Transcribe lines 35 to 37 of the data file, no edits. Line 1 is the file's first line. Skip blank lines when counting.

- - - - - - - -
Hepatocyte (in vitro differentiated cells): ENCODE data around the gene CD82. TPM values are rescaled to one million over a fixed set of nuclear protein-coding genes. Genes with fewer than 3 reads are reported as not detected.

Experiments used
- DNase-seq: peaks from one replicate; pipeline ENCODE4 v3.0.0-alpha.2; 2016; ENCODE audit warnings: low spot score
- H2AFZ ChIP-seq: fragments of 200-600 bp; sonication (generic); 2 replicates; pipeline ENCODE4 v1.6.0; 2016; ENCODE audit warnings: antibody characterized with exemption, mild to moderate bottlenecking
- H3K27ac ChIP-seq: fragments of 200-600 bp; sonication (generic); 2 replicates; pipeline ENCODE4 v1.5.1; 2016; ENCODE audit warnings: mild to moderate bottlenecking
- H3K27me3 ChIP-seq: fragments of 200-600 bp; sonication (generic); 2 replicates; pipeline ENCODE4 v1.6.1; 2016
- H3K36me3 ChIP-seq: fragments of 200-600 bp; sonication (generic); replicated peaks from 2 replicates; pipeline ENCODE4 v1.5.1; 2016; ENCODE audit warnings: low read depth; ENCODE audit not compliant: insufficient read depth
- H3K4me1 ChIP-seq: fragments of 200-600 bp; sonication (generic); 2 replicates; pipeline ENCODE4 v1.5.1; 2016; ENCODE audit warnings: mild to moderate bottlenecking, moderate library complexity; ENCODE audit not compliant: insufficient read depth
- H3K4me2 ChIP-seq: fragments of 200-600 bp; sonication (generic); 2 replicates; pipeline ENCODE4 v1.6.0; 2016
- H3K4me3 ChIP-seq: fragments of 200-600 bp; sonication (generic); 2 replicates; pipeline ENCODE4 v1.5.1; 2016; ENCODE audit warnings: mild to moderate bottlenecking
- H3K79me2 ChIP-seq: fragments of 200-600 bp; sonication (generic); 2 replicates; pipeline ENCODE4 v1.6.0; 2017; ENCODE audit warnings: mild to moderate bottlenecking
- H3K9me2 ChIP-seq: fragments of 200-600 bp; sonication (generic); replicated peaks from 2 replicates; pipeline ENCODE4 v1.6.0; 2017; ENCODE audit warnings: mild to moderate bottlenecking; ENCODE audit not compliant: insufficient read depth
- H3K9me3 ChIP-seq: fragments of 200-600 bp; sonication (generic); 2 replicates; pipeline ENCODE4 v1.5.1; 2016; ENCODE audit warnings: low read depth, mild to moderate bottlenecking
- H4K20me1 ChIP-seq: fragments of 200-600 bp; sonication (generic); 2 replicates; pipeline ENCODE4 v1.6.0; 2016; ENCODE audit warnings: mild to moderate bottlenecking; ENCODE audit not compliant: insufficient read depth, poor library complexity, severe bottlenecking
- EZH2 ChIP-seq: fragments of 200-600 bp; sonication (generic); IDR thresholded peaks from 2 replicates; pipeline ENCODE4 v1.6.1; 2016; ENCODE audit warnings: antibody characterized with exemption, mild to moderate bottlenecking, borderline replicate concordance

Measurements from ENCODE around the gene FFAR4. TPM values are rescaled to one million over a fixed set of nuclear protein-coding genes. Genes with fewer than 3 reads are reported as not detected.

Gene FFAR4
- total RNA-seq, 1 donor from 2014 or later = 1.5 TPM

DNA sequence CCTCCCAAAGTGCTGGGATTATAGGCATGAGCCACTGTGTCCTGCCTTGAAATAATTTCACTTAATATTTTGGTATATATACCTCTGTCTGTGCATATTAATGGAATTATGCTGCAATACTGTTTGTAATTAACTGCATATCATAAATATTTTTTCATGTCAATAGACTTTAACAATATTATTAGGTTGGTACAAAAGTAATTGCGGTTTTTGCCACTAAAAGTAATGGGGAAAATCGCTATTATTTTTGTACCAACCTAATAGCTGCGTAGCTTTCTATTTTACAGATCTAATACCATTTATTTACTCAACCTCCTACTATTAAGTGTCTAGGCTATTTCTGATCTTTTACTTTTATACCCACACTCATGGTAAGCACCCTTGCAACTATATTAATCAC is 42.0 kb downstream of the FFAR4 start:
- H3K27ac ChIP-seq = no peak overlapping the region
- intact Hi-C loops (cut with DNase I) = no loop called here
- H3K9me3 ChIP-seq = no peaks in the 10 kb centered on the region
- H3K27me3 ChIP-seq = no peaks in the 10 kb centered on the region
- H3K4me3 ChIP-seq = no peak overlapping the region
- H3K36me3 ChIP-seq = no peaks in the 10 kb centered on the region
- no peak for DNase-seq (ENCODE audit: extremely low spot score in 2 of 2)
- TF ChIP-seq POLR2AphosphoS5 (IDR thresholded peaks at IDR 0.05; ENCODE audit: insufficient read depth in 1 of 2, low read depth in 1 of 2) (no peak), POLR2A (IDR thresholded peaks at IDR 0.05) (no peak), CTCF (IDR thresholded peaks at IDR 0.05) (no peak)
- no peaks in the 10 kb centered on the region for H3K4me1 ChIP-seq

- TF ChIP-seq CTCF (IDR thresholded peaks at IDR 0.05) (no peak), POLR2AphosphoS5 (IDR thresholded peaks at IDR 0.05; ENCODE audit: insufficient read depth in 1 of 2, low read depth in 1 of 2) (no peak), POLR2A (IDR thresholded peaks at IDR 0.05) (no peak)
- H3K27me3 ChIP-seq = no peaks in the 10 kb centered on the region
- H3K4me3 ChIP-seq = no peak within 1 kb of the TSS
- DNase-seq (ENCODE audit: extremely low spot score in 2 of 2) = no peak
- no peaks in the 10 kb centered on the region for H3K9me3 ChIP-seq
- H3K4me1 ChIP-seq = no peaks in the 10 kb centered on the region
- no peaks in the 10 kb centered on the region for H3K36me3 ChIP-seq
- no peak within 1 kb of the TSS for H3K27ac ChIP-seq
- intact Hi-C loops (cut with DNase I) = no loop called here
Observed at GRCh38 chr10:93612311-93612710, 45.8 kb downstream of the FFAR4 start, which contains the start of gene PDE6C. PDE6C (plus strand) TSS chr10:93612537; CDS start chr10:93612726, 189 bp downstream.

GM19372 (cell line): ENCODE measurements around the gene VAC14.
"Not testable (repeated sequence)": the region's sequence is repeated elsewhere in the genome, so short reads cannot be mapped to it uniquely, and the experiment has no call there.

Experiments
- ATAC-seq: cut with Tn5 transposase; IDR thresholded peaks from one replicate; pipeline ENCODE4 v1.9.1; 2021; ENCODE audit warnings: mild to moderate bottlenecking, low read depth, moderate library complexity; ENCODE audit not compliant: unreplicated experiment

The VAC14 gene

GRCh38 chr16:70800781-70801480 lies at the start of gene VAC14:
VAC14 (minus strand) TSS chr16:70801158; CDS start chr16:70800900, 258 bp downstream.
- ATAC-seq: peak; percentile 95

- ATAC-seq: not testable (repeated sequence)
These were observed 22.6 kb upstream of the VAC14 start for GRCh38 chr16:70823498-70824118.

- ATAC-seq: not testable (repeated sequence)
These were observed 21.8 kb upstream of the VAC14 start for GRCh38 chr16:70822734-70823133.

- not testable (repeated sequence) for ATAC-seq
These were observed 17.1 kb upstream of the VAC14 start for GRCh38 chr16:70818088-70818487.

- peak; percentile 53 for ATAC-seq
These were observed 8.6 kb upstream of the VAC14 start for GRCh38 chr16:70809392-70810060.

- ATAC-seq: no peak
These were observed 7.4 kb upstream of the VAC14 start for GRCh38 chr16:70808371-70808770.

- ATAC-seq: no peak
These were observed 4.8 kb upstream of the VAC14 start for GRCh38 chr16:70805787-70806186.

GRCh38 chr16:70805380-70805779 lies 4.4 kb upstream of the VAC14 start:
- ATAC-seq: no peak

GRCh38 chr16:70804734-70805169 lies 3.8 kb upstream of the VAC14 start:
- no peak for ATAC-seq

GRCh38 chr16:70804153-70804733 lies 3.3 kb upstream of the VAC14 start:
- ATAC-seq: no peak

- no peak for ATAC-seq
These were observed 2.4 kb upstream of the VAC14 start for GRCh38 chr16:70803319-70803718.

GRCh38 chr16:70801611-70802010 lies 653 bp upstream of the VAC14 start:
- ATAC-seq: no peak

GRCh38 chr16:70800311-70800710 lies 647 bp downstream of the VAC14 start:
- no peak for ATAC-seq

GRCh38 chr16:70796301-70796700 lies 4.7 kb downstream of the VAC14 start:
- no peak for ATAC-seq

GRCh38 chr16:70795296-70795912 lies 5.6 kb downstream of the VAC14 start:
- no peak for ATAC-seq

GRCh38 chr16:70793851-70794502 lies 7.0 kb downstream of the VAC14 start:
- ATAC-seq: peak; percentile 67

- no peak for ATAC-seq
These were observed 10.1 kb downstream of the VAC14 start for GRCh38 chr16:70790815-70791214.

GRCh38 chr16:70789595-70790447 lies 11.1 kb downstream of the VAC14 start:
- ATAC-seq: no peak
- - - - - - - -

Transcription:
- no peaks in the 10 kb centered on the region for H3K36me3 ChIP-seq
- no peak within 1 kb of the TSS for H3K27ac ChIP-seq
- intact Hi-C loops (cut with DNase I) = no loop called here